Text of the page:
The second generation of the Internet will be built on four foundations, according to experts at the Online Developers' show in San Francisco yesterday - commerce, 3D, video and chat.
The conference - subtitled 'Building to the Bandwidth' - was hosted by New York-based online market research firm Jupiter Communications, and examined the current state of the Internet-centric industry and the future directions it is likely to take.
The financial services industry is set to be a major driver, according to Dudley Nigg, executive vice president at Wells Fargo bank and chairman of the US Mondex smartcard operation. "You can see the superior value delivered to the consumer because of the lower cost channel [of the Internet]," he said. He supported his claim by citing an example from the brokerage sector where a few years ago it would have cost $200 to complete a transaction that now costs less than $15.
He dismissed the commonly held belief that it is difficult to make money from online banking, arguing that the increased access offered to consumers by the Internet actually encourages them to consolidate their business with one supplier. For example, if banking is done via a Web site rather than a branch, there is no need to tamper with an account just because your physical location alters.
Nigg said that he saw a 'killer application' in the form of bill presenting, which he forecast would become a widespread offering from financial insitutions in the near future. Essentially this entails companies posting bills to their customers on a Web site, thus eliminating much of the administrative and mailing costs of conventional methods. In turn, the customers can settle their dues electronically. "This reduces the cost to the biller by up to 50 per cent and costs the customer nothing," he explained.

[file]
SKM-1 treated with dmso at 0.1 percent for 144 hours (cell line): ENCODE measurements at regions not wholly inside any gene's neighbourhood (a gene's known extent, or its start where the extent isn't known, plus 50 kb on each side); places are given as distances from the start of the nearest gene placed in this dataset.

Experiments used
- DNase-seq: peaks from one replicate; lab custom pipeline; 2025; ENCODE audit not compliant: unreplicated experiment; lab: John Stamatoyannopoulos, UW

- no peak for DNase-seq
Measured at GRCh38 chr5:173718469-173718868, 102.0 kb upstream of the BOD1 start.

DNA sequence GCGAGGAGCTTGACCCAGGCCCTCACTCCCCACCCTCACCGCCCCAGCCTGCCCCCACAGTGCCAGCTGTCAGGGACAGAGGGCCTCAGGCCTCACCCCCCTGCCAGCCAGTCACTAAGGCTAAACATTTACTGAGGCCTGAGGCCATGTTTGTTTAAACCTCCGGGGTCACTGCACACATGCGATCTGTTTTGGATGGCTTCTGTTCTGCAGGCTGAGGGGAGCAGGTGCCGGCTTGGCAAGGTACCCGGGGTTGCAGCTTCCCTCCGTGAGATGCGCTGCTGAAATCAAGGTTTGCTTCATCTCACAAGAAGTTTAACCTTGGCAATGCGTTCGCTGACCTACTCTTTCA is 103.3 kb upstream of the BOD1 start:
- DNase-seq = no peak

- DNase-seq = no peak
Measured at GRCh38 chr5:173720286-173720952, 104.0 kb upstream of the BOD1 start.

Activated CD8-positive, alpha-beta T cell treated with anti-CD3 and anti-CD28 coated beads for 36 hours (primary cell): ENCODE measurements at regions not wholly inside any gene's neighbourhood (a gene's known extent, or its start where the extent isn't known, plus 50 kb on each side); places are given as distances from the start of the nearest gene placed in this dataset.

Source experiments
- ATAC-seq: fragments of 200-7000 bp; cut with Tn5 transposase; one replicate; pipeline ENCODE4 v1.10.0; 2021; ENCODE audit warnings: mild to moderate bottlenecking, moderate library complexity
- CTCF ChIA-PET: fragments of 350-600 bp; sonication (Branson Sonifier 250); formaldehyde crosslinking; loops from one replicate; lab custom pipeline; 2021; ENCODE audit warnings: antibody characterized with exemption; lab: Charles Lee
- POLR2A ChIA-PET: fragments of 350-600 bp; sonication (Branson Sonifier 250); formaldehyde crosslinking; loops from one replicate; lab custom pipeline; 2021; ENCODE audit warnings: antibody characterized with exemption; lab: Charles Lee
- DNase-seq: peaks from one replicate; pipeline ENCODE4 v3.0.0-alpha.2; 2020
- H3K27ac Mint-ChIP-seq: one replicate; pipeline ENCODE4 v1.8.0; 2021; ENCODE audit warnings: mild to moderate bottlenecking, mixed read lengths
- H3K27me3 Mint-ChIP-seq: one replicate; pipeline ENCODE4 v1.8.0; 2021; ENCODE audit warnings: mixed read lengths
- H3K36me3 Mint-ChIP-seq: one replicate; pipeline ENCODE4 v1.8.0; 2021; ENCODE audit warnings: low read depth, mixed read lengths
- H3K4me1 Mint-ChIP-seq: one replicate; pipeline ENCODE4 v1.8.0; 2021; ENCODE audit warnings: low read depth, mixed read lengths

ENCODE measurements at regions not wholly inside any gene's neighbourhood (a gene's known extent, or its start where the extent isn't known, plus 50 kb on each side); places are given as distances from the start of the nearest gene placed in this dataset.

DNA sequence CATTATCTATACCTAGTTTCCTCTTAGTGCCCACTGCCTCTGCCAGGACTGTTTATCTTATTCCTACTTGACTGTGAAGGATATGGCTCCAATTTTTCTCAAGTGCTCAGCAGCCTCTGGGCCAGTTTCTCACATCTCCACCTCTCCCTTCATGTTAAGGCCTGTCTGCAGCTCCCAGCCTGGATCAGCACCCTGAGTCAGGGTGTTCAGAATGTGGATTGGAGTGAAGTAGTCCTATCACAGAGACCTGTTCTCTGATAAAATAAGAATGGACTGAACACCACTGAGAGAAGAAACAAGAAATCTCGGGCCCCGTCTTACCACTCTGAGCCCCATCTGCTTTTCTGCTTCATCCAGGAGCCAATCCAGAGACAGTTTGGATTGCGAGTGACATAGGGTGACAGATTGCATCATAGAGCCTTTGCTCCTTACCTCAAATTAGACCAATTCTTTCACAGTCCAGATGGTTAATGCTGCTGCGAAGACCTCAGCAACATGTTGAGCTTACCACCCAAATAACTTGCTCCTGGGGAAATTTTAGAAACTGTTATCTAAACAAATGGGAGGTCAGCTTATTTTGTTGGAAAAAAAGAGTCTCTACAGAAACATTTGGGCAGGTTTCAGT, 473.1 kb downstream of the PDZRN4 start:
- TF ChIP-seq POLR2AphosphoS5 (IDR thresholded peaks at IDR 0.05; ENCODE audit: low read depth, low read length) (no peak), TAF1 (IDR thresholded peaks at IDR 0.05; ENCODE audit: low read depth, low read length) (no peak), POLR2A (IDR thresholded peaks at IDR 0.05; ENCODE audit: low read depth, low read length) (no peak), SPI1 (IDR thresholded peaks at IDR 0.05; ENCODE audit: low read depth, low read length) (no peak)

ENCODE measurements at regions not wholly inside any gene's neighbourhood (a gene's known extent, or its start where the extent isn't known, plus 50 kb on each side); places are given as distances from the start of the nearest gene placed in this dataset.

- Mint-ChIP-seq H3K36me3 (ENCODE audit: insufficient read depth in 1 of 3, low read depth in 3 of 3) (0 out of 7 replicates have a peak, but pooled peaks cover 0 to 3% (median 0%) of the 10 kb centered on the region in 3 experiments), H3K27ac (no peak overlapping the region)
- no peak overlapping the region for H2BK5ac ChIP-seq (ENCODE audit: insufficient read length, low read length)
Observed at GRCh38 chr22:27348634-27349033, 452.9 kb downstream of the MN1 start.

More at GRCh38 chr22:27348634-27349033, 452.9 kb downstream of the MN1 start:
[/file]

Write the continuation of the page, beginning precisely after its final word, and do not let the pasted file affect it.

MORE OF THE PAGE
Inevitably, given his role as US chairman of Mondex, Nigg sees smartcard technology as the other major factor in encouraging the growth of electronic commerce. "A smartcard with an embedded certificate can act as authentication for customes in multiple devices," he explained. "It can act as the basis of a digital cash infrastructure. It can also make micropayments more effective and you can't have a payment system that doesn't allow you to handle small payments."
Kai-Fu Lee, president of Silicon Graphics' Internet 3D subsidiary Cosmo Software, spoke of the Web's transition from what he called a "page-based paradigm based on information" to a more sophisticated graphically-based environment. "Our vision of the next Web is one that is engaging, realistic, intuitive and interactive with 3D as its cornerstone," he explained.
"The second Web will be evolutionary," he added, demonstrating some examples of Cosmo's products in action. "Web browsers will become 3D-enabled and this will drive demand." He said the endorsement of VRML 2.0 as a full ISO standard as well as its acceptance by both Microsoft and Netscape would enable this to happen.
Video streaming will also play its part in shaping a new Internet, according to Staffan Ericsson, chairman of Vivo Software, although it will be put to better use than the technology currently is - the biggest presence currently is on so-called 'adult entertainment' Web sites where it is used to feed in hard core pornography. "All industries go through an adolescence," Ericsson noted.
Meanwhile Andrew Busey, chief techical officer of iChat, argued that bulletin boards, buddy lists and email systems in general had yet to achieve their full business-centric potential within the commercial enterprise. When integrated into a complete Intranet and Extranet infrastructure, such technology could be used for a multitude of purposes, from collaborative planning meetings to arranging a weekend's game of golf, he argued.
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